OMIA:001520-9615 : Cone-rod dystrophy 3 in Canis lupus familiaris
Categories: Vision / eye phene
Possibly relevant human trait(s) and/or gene(s)s (MIM numbers): 612775 (trait) , 602713 (gene)
Links to MONDO diseases: No links.
Mendelian trait/disorder: yes
Mode of inheritance: Autosomal recessive
Considered a defect: yes
Key variant known: yes
Year key variant first reported: 2010
Species-specific name: Progressive retinal atrophy; PRA-crd3
Species-specific symbol: crd3
Mapping: By conducting an autozygosity-mapping analysis on 12 affected and 12 matched control Glen of Imaal Terriers, each genotyped with the Affymetrix Canine Genome 2.0 Array “Platinum Panel” (comprising "∼50.000 SNPs"), Kropatsch et al. (2010) highlighted a region on "CFA16 from 24.7 to 29.9 Mb".
In an independent study published just a week after Kropatsch et al. (2010) Goldstein et al (2010) undertook a GWAS on 21 affected and 22 matched control Glen of Imaal Terriers, each genotyped with the Affymetrix Version 2 Canine SNP chip (yielding 60,245 informative SNPs for analysis), Goldstein et al. (2010), highlighting a region on chromosome CFA16 "shared by six SNPs comprising an interval of approximately 4.4 Mb".
Molecular basis: Fine mapping and subsequent sequencing enabled Kropatsch et al. (2010) to identify the causal mutation as "a deletion of exons 15 and 16 which alters the reading frame leading to a premature stop codon" in the ADAM9 gene.
A week later came a report of an independent exhaustive evaluation of candidate genes (both comparative positional and positional) that eventually enabled Goldstein et al. (2010) to identify the same causal mutation, namely "a large genomic deletion (over 20 kb) that removed exons 15 and 16 from the ADAM9 transcript, introduced a premature stop, and would remove critical domains from the encoded protein".
Clinical features: Onset of disease has been reported on average at 6 years of age (Kropatsch et al., 2010). Affected dogs develop visual problems (difficulties avoiding obstacles in dim light) and the disease gradually results in total blindness (Goldstein et al., 2010). However, ophthalmoscopical changes can be observed in dogs as young as 3 years of age and can present either as "subtle but generalized hyperreflectivity of the tapetal fundus, and retinal vascular attenuation" or "as a discrete, distinctly hyperreflective lesion, with no accompanying ophthalmoscopic evidence of generalized retinal disease" (Goldstein et al., 2010).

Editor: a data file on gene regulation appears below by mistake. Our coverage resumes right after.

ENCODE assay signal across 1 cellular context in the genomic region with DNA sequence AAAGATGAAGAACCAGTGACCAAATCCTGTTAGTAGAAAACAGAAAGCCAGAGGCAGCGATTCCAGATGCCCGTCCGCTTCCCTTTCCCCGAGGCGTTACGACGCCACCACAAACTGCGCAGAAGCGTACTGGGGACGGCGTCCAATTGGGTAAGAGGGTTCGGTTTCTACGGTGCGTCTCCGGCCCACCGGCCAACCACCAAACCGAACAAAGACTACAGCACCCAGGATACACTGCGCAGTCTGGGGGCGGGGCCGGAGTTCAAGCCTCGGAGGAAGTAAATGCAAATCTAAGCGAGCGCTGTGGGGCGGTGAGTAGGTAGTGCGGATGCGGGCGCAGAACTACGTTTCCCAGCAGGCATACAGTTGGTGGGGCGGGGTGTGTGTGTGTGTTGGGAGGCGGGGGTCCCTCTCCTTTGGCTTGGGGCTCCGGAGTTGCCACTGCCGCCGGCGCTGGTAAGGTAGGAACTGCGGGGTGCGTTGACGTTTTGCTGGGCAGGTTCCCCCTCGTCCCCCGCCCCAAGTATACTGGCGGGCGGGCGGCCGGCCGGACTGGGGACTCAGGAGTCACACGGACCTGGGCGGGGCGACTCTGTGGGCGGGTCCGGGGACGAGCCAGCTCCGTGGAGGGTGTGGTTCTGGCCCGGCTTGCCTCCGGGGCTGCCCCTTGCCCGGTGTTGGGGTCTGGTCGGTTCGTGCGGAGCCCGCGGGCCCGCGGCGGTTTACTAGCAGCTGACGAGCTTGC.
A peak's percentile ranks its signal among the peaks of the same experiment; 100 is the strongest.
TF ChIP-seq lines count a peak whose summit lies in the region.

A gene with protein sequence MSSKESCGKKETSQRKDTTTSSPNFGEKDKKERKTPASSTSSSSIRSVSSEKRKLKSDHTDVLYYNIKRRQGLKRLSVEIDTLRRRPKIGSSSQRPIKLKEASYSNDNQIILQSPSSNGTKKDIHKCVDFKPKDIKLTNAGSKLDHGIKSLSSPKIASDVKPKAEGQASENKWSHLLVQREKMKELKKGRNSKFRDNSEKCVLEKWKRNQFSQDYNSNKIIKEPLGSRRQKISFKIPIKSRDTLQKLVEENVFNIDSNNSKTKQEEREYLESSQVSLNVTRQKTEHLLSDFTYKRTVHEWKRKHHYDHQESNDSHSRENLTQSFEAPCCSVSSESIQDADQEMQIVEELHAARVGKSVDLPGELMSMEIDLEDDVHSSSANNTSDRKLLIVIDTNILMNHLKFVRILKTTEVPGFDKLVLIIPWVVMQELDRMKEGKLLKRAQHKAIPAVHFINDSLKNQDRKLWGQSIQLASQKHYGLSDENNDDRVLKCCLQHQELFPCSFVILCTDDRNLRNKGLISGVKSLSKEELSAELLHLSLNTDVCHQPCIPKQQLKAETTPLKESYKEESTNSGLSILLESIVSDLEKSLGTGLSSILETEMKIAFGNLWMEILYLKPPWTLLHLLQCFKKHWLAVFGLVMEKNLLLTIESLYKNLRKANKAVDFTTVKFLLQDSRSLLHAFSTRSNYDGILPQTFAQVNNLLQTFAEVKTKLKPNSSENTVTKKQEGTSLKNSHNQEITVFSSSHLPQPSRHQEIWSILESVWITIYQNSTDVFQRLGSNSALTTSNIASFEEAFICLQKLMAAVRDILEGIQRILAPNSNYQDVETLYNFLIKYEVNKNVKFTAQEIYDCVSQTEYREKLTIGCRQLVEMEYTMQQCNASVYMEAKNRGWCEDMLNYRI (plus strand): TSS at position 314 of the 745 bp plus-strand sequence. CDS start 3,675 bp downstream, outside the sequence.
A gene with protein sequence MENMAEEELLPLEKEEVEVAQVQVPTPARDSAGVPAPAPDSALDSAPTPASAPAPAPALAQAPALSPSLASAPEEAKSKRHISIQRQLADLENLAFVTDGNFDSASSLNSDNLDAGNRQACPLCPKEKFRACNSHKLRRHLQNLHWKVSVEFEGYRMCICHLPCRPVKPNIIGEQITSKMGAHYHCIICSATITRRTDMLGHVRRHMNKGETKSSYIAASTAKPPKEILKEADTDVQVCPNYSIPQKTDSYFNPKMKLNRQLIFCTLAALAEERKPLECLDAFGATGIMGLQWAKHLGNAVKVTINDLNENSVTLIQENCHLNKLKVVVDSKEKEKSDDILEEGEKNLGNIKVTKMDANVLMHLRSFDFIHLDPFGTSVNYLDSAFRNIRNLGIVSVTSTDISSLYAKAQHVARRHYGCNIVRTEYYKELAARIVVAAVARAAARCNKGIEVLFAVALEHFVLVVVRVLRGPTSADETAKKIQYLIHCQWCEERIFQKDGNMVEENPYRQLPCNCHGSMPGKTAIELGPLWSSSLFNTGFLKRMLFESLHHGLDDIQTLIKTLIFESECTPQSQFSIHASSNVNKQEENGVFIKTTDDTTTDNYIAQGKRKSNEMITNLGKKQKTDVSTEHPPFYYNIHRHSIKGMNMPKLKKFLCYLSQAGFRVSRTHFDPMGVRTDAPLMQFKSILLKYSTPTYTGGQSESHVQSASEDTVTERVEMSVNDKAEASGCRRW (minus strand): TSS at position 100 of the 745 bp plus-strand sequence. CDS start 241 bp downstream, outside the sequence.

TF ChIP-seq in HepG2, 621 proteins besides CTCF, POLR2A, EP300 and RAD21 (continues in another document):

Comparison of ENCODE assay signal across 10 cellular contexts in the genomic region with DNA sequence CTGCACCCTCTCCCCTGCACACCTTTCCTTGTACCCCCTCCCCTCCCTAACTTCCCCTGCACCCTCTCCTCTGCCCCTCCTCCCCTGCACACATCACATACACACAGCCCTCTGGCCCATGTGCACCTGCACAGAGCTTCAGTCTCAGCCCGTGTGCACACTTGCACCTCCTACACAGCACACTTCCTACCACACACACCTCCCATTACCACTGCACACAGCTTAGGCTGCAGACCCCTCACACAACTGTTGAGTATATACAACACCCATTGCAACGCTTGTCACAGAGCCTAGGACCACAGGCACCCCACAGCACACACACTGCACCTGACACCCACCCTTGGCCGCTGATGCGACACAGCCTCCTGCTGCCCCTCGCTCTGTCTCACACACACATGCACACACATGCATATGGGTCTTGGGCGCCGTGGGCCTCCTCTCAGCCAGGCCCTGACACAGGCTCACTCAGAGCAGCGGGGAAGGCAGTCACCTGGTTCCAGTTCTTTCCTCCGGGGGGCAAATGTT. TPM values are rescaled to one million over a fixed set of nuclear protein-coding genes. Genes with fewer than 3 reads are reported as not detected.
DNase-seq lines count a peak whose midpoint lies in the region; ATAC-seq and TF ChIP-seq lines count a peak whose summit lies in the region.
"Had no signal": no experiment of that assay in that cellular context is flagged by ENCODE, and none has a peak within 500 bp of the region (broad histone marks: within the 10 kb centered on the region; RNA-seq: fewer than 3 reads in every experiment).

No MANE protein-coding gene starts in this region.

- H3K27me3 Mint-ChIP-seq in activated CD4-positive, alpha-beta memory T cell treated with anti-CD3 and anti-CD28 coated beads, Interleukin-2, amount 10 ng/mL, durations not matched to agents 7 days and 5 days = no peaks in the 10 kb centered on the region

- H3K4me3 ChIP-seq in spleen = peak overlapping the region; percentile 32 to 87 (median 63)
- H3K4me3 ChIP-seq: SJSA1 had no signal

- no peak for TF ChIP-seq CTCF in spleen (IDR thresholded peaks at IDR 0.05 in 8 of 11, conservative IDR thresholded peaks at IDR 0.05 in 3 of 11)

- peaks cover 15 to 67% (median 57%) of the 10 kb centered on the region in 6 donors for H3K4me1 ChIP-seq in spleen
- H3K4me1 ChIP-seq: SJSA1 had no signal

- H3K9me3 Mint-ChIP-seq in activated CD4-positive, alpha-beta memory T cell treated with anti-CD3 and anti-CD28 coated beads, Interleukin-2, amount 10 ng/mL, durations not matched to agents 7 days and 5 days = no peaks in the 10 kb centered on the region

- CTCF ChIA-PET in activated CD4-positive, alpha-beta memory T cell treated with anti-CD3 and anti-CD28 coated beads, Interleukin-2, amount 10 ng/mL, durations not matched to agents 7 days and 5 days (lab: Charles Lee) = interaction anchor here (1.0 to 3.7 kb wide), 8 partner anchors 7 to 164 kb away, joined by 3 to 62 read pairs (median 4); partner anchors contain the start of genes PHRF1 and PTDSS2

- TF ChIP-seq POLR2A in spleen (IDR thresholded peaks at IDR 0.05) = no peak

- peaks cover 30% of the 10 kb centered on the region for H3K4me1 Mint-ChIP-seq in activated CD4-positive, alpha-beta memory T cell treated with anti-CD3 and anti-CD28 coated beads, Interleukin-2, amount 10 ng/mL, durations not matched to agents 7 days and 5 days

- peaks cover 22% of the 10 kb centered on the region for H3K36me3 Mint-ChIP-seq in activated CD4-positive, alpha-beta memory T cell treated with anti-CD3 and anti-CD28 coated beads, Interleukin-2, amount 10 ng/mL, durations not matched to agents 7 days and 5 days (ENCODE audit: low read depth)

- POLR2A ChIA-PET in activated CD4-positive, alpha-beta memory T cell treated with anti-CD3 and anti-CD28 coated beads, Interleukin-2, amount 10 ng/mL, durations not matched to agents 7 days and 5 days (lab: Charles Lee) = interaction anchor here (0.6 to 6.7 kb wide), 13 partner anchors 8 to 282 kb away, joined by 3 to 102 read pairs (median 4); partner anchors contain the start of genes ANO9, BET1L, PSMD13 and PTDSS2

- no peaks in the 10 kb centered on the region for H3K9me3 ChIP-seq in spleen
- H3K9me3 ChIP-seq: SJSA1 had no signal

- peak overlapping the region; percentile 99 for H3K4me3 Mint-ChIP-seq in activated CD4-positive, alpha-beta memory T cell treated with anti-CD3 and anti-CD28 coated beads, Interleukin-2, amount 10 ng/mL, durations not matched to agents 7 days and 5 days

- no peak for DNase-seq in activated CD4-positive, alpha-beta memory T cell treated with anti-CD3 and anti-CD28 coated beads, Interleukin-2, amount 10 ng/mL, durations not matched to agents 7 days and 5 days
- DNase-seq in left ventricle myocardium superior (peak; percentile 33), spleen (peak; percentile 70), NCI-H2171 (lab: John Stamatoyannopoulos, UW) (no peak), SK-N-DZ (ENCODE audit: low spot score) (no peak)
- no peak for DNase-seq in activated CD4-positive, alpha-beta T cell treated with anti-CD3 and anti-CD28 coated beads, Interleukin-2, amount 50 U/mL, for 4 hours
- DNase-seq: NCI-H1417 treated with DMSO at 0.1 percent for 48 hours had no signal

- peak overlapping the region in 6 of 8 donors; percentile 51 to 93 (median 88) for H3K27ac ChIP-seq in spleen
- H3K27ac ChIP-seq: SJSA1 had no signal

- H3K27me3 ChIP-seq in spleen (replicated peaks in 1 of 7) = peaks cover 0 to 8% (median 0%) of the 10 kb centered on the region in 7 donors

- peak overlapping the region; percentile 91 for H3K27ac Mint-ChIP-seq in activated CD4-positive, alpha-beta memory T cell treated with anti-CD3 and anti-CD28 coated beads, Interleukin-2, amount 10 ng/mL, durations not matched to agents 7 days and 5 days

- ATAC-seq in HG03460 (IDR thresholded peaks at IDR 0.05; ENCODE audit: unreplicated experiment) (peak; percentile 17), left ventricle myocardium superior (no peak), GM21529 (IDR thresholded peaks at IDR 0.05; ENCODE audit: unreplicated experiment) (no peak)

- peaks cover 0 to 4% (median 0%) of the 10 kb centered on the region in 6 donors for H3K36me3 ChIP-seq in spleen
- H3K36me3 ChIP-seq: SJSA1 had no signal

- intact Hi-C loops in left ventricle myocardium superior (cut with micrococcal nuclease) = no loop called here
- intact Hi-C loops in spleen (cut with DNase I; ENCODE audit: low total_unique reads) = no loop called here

The electroretinogram (ERG) was normal in a 12-weeks-old affected dog. ERG dysfunction was detected at 15 month of age. As the disease progresses ERG changes become more pronounced. Loss of cone function is more severe compared to loss of rod function (Goldstein et al., 2010).
Breed: Glen of Imaal Terrier.
|Symbol||Description||Species||Chr||Location||OMIA gene details page||Other Links|
|ADAM9||ADAM metallopeptidase domain 9||Canis lupus familiaris||16||NC_051820.1 (28382674..28245576)||ADAM9||Homologene, Ensembl , NCBI gene|
By default, variants are sorted chronologically by year of publication, to provide a historical perspective.
Readers can re-sort on any column by clicking on the column header. Click it again to sort in a descending
order. To create a multiple-field sort, hold down Shift while clicking on the second, third etc relevant column
WARNING! Inclusion of a variant in this table does not automatically mean that it should be used for DNA testing. Anyone contemplating the use of any of these variants for DNA testing should examine critically the relevant evidence (especially in breeds other than the breed in which the variant was first described). If it is decided to proceed, the location and orientation of the variant sequence should be checked very carefully.
Since October 2021, OMIA includes a semiautomated lift-over pipeline to facilitate updates of genomic positions to a recent reference genome position. These changes to genomic positions are not always reflected in the ‘acknowledgements’ or ‘verbal description’ fields in this table.
|OMIA Variant ID||Breed(s)||Variant Phenotype||Gene||Allele||Type of Variant||Source of Genetic Variant||Reference Sequence||Chr.||g. or m.||c. or n.||p.||Verbal Description||EVA ID||Inferred EVA rsID||Year Published||PubMed ID(s)||Acknowledgements|
|633||Glen of Imaal Terrier||Cone-rod dystrophy 3||ADAM9||deletion, gross (>20)||Naturally occurring variant||16||"a deletion of exons 15 and 16 which alters the reading frame leading to a premature stop codon" in the ADAM9 gene||2010||20691256|
Note: the references are listed in reverse chronological order (from the most recent year to the earliest year), and alphabetically by first author within a year.
|2012||Miyadera, K., Acland, G.M., Aguirre, G.D. :|
|Genetic and phenotypic variations of inherited retinal diseases in dogs: the power of within- and across-breed studies. Mamm Genome 23:40-61, 2012. Pubmed reference: 22065099 . DOI: 10.1007/s00335-011-9361-3.|
|2010||Goldstein, O., Mezey, JG., Boyko, AR., Gao, C., Wang, W., Bustamante, CD., Anguish, LJ., Jordan, JA., Pearce-Kelling, SE., Aguirre, GD., Acland, GM. :|
|An ADAM9 mutation in canine cone-rod dystrophy 3 establishes homology with human cone-rod dystrophy 9. Mol Vis 16:1549-69, 2010. Pubmed reference: 20806078 .|
|Kropatsch, R., Petrasch-Parwez, E., Seelow, D., Schlichting, A., Gerding, WM., Akkad, DA., Epplen, JT., Dekomien, G. :|
|Generalized progressive retinal atrophy in the Irish Glen of Imaal Terrier is associated with a deletion in the ADAM9 gene. Mol Cell Probes 24:357-63, 2010. Pubmed reference: 20691256 . DOI: 10.1016/j.mcp.2010.07.007.|
- Created by Frank Nicholas on 02 Nov 2010
- Changed by Frank Nicholas on 26 Sep 2011
- Changed by Frank Nicholas on 07 Dec 2011
- Changed by Frank Nicholas on 12 Dec 2011
- Changed by Frank Nicholas on 21 May 2013
- Changed by Imke Tammen2 on 18 May 2023